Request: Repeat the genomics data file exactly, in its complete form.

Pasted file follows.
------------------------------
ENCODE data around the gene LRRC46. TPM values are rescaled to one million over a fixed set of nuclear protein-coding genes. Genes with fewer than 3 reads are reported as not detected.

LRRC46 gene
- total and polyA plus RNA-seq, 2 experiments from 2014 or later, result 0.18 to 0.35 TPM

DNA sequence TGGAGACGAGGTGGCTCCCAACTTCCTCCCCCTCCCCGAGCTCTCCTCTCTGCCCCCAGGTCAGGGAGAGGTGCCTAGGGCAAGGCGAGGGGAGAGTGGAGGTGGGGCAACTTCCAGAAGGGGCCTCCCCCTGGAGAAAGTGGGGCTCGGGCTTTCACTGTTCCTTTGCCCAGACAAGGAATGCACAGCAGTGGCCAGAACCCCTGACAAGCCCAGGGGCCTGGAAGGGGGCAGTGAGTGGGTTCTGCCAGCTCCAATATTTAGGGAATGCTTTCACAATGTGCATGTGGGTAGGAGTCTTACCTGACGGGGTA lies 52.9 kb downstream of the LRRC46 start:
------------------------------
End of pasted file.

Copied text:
ENCODE data around the gene LRRC46. TPM values are rescaled to one million over a fixed set of nuclear protein-coding genes. Genes with fewer than 3 reads are reported as not detected.

LRRC46 gene
- total and polyA plus RNA-seq, 2 experiments from 2014 or later, result 0.18 to 0.35 TPM

DNA sequence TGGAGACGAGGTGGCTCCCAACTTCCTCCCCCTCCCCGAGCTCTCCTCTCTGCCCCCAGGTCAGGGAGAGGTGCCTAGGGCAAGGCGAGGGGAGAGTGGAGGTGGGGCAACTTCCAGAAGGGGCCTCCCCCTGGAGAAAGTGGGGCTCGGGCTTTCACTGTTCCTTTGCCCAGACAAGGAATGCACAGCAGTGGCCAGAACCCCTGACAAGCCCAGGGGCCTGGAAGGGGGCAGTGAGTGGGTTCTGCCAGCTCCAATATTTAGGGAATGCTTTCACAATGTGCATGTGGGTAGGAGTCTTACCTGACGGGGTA lies 52.9 kb downstream of the LRRC46 start: